On the other side, a blog is not a white paper. Factual information is a good thing on a business related blog, but the person behind the blog needs to be revealed at least to some extent. Readers want to know that there is a real person behind a words, not just a machine or committee producing a factual, well researched report or crafted corporate speak. I think it’s important to know the difference between walking the line and crossing the line and being able find that magic spot that works for you.

On this blog, I do reveal things about my life to my readers, but only when it’s relevant to what I am writing about. I think most of my regular readers know about my right brain tendencies and my creative entrepreneurial approach to looking at things. They know that I am married to a designer and know we have an 11-year-old son. They know that I go to the flea market on Sundays looking for cool old stuff. They know that I used to watch the Jetsons when I was a kid and that I’m a huge fan of Dr. Seuss. But more importantly, I think they get to know me through my perspective on the various topics I write about. Your personal qualities should show through when you write, even some of your more imperfect human ones. Being a human is a good thing.

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Is Social Media Spookier Than a Vampire?

435_draculaI think one of the spookiest things some companies could imagine knocking on their door this Halloween is a social media specialist: Standing there at a company’s door, laptop in hand, surrounded by an army of Twitter followers and blog subscribers with their goody bags open,  asking for engagement, community, transparency and humanness. The company thinks: Trick or Treat? This image is more frightening to some companies than a vampire lunging in for a bite. There are many companies that want to be involved with social media, or think they should be involved, but at the same time they are deathly afraid of it.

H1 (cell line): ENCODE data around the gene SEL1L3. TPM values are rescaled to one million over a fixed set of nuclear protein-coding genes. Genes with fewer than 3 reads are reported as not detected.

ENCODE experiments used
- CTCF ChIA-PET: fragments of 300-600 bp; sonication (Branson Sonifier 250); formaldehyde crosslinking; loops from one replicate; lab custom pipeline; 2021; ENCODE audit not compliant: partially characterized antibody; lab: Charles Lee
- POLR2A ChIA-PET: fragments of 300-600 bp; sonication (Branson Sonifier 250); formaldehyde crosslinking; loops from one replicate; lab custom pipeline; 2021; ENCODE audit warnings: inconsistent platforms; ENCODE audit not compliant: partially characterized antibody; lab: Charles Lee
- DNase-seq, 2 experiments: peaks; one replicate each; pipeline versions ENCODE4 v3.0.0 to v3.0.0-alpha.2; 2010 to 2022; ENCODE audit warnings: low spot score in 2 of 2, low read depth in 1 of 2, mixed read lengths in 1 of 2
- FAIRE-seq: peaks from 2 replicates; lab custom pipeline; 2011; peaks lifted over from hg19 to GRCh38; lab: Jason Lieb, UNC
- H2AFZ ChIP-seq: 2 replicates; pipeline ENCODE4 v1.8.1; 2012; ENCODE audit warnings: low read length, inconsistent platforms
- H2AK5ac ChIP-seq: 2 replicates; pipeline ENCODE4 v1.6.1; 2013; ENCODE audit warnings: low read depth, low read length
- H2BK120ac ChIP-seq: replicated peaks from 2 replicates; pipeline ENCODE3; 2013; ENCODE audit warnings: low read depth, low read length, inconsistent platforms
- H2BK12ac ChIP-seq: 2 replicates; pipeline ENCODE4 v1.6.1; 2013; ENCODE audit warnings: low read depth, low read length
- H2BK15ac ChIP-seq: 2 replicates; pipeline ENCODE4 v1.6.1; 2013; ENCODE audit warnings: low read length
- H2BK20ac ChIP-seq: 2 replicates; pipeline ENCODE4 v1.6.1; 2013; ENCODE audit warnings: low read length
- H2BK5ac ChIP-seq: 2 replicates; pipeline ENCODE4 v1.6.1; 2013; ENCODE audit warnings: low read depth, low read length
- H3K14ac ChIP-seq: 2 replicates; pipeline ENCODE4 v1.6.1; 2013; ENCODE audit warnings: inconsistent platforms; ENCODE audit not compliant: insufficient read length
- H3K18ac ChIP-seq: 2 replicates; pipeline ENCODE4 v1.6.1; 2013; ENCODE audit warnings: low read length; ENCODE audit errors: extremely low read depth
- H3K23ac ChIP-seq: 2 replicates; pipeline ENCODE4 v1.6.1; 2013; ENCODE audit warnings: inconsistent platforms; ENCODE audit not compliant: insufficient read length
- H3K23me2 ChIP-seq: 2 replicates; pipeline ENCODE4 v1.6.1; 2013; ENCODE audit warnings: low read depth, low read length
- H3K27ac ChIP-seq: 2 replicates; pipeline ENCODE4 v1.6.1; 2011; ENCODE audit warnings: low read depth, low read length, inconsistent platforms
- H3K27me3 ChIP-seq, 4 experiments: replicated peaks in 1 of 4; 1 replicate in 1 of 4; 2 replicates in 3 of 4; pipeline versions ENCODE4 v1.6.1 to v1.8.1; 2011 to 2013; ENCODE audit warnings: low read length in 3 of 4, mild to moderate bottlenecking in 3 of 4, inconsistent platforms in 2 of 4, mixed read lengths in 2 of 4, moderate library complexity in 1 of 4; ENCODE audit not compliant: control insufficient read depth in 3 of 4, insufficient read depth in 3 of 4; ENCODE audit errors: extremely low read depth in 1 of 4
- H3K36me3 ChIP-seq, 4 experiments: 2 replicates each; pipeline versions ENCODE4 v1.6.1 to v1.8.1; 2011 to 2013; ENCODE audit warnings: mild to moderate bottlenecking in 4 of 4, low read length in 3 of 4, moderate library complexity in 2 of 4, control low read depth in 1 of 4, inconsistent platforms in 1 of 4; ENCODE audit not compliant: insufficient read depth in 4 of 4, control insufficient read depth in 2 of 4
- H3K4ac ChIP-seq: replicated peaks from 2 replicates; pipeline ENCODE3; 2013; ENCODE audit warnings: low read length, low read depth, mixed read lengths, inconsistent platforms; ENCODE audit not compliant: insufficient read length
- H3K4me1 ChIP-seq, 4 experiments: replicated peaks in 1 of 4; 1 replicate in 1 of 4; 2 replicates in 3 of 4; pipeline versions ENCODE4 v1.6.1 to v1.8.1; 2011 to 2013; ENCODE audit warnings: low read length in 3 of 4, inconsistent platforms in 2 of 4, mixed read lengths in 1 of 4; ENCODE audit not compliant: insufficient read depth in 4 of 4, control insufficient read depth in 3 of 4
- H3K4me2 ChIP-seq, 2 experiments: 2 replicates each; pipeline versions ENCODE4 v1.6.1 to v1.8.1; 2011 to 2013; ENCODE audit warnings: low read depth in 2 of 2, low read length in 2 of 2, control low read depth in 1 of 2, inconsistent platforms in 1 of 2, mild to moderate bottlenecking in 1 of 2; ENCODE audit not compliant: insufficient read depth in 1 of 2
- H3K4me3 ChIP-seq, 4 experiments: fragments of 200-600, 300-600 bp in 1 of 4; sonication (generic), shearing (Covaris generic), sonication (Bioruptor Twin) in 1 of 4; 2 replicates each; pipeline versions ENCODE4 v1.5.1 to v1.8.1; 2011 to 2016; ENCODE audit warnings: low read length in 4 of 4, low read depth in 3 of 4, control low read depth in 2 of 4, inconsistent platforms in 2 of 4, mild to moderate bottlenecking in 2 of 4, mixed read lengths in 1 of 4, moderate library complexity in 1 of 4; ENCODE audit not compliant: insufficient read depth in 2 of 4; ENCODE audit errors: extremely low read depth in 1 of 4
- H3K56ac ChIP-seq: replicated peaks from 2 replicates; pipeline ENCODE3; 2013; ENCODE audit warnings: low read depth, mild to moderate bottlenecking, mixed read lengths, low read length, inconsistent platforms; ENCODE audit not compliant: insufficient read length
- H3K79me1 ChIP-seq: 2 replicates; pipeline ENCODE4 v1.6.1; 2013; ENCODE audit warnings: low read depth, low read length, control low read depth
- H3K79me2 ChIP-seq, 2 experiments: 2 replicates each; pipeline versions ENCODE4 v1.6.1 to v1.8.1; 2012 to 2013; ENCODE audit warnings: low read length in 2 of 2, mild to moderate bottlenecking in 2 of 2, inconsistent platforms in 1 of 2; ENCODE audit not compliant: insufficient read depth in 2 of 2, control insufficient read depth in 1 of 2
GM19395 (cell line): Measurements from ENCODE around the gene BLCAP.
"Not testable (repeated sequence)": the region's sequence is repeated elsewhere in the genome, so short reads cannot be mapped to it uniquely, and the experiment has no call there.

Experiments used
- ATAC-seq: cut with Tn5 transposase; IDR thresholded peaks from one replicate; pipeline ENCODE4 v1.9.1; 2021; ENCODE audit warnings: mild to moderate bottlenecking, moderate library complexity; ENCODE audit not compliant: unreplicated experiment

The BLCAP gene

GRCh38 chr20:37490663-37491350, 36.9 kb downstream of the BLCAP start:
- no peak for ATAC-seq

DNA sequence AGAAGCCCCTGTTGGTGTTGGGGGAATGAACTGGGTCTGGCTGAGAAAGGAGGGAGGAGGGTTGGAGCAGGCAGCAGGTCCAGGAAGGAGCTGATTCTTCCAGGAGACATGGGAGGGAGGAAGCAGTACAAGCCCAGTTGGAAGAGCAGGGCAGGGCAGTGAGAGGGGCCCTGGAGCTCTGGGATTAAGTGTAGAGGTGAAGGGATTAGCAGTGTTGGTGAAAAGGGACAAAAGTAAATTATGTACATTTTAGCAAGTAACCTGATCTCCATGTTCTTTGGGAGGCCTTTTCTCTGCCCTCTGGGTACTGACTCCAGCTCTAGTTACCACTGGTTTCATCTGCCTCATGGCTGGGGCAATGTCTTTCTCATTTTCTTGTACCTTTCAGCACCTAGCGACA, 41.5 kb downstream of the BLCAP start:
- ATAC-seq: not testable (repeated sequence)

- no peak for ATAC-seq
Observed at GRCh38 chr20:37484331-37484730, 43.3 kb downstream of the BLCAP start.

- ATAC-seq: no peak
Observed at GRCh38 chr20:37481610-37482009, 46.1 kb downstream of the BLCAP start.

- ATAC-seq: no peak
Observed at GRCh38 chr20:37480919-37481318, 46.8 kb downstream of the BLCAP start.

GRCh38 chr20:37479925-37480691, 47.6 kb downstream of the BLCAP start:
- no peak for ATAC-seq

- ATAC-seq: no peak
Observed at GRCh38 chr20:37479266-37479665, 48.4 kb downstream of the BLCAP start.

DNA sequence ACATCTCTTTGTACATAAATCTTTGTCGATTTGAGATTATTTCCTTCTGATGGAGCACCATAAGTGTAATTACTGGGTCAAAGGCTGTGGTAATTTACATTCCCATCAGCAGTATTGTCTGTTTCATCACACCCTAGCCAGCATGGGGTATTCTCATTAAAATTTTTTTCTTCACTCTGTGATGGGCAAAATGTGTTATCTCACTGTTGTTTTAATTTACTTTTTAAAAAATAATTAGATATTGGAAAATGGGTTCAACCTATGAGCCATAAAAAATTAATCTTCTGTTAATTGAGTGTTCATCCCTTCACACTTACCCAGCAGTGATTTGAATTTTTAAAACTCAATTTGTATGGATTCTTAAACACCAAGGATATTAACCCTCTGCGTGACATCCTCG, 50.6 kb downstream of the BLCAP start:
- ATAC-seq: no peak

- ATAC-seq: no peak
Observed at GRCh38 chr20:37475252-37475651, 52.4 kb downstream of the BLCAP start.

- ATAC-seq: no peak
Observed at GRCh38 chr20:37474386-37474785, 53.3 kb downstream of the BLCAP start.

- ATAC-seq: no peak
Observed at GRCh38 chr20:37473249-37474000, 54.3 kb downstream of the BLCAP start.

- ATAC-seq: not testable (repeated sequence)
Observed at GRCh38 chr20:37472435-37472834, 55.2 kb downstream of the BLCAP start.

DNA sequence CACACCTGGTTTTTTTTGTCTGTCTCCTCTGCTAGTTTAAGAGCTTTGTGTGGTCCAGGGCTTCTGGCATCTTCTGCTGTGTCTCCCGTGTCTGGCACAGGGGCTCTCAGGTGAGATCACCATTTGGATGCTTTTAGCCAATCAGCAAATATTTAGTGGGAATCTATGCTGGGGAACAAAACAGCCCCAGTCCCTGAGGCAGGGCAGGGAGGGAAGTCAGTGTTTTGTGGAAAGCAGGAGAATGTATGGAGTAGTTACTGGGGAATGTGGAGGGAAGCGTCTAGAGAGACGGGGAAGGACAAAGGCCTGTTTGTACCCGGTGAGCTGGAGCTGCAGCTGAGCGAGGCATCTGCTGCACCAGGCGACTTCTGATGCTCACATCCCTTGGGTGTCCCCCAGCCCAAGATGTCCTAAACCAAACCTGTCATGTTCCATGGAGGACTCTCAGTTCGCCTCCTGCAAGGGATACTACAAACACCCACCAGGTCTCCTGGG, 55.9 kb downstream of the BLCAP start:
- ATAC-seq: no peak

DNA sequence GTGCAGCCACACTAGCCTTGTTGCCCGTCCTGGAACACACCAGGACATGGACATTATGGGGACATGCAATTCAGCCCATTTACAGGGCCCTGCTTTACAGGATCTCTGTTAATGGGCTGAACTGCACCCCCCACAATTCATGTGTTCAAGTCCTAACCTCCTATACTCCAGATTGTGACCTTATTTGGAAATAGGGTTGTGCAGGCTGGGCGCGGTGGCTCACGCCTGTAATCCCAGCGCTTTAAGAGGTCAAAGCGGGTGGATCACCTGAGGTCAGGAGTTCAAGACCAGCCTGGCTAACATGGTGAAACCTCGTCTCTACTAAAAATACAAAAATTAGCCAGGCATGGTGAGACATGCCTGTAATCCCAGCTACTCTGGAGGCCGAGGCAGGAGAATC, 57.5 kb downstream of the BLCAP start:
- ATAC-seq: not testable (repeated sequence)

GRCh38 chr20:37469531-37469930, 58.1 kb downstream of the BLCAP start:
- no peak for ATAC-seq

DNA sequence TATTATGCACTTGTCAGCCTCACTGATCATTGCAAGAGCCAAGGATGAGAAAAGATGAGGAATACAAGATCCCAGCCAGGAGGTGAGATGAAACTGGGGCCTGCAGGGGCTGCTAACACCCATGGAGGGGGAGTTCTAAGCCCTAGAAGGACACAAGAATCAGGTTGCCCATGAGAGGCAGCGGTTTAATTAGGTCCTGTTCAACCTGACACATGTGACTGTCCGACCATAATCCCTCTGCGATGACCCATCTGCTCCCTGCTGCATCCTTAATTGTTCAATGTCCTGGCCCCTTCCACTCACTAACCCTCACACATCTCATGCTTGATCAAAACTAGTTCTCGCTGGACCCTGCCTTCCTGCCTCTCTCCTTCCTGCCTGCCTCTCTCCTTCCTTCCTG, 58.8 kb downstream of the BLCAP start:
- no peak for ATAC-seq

I was contacted the other day by a children’s product company interested in engaging my services to “legitimately” (their quotes) populate their company’s website with positive reviews and photos of people using their products by tapping into my network of bloggers, providing them with free products and asking them to post accolades.  Apparently the company feels they don’t have enough reviews for their products on their site and many of them that have been posted legitimately (no quotes) have turned out to be negative because of ongoing QC problems that the company has been having. Her response was that “there are always QC problems in manufacturing, that’s just how it is.” She also wanted me to screen the product reviews before they were posted and intervene if anything negative arose. I explained the new FTC regulations  and that I thought this method of “legitimate” population might be considered questionable without a disclosure. I also offered other methods that could authentically populate their site’s reviews, but the conversation ended and I haven’t heard from them since.